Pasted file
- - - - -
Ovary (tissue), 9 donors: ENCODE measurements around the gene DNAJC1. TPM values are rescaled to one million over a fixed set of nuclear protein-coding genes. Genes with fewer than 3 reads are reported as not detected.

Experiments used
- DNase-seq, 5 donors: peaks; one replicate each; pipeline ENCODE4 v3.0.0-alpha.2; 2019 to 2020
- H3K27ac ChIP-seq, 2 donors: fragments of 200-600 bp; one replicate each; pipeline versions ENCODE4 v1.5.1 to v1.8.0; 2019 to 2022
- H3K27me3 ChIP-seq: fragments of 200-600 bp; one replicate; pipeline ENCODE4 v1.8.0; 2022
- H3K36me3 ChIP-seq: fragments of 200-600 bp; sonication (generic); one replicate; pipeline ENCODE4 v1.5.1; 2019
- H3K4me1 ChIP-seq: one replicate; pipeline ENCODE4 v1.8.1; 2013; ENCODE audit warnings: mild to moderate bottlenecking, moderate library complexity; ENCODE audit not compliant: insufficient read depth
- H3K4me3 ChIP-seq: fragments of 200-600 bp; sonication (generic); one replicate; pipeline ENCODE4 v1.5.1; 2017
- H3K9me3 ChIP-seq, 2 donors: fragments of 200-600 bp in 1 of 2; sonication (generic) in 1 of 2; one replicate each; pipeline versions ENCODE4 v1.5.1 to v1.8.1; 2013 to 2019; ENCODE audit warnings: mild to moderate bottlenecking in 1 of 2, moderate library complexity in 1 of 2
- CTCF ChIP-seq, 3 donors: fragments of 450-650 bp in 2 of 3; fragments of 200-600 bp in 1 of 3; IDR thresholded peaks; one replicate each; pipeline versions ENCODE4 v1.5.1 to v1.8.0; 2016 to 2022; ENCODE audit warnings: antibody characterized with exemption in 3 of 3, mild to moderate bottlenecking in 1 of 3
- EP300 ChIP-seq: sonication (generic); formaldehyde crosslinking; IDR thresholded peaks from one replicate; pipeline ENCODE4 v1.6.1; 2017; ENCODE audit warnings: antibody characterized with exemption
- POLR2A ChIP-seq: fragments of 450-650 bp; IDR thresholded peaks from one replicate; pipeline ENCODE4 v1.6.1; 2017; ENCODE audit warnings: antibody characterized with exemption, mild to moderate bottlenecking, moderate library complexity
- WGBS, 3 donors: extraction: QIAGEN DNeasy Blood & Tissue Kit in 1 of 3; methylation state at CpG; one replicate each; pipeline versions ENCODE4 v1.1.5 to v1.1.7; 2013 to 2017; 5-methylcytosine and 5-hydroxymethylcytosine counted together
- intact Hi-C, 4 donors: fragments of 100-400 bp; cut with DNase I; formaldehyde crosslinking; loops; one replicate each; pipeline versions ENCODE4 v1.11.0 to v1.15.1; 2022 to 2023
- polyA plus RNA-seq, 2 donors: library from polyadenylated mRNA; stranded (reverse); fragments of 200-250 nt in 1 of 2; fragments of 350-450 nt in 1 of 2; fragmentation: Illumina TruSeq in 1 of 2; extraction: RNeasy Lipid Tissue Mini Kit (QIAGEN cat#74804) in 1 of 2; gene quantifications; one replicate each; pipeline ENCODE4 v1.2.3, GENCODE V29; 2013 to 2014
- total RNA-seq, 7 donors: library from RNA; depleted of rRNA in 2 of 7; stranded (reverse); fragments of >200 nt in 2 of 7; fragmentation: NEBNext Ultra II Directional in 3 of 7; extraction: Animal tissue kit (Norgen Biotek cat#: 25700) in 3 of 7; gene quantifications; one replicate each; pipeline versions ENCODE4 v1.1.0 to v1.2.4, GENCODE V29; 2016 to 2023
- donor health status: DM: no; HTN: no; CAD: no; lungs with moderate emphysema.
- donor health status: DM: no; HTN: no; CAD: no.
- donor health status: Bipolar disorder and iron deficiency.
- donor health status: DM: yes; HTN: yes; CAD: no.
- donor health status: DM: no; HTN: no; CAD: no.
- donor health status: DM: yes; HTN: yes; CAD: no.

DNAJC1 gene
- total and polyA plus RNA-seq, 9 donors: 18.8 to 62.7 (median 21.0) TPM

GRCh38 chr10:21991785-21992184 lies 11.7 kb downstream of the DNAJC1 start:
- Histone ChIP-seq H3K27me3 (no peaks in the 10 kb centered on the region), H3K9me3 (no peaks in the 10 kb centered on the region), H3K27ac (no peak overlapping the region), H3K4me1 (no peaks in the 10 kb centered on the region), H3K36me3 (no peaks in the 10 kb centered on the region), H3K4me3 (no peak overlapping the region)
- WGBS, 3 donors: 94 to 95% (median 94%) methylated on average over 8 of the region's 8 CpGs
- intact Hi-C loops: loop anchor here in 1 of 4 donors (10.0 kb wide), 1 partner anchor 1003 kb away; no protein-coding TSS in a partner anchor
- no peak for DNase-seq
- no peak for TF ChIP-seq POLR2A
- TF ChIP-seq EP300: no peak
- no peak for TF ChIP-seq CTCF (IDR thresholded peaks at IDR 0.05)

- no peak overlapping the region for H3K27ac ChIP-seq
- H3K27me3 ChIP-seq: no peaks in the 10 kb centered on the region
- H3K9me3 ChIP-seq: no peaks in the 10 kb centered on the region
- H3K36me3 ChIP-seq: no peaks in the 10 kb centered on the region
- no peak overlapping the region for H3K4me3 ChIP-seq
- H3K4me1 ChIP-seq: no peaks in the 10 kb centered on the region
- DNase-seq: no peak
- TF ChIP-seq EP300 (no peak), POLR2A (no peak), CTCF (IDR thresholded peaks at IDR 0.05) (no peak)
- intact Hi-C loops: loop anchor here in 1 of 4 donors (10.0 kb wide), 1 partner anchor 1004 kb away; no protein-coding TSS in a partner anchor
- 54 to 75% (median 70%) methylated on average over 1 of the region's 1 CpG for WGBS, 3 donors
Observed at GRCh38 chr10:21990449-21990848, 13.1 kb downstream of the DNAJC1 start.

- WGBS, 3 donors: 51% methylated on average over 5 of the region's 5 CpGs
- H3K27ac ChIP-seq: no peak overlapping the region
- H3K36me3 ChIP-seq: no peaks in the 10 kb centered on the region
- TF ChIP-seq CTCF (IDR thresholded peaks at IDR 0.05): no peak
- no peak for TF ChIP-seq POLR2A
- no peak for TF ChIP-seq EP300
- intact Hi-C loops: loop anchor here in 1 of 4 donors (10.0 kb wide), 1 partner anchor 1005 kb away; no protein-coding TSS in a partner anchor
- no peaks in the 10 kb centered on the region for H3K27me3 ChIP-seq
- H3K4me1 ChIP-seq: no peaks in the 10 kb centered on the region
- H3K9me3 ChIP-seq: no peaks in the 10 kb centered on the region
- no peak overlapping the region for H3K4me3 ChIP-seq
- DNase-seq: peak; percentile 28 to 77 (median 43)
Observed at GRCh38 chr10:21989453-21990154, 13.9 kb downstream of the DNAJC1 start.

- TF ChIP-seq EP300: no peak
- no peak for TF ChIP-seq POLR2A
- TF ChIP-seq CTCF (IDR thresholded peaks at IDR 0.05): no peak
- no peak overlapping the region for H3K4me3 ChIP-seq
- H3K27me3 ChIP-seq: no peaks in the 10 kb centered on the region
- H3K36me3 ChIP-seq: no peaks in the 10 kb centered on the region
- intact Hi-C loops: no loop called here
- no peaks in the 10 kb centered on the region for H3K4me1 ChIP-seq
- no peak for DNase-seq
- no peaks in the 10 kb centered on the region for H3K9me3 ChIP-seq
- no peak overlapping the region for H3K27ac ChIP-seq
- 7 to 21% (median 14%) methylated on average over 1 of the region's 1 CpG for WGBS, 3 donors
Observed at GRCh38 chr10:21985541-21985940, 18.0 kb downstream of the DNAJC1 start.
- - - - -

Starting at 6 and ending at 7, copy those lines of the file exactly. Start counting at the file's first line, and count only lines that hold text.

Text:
- H3K36me3 ChIP-seq: fragments of 200-600 bp; sonication (generic); one replicate; pipeline ENCODE4 v1.5.1; 2019
- H3K4me1 ChIP-seq: one replicate; pipeline ENCODE4 v1.8.1; 2013; ENCODE audit warnings: mild to moderate bottlenecking, moderate library complexity; ENCODE audit not compliant: insufficient read depth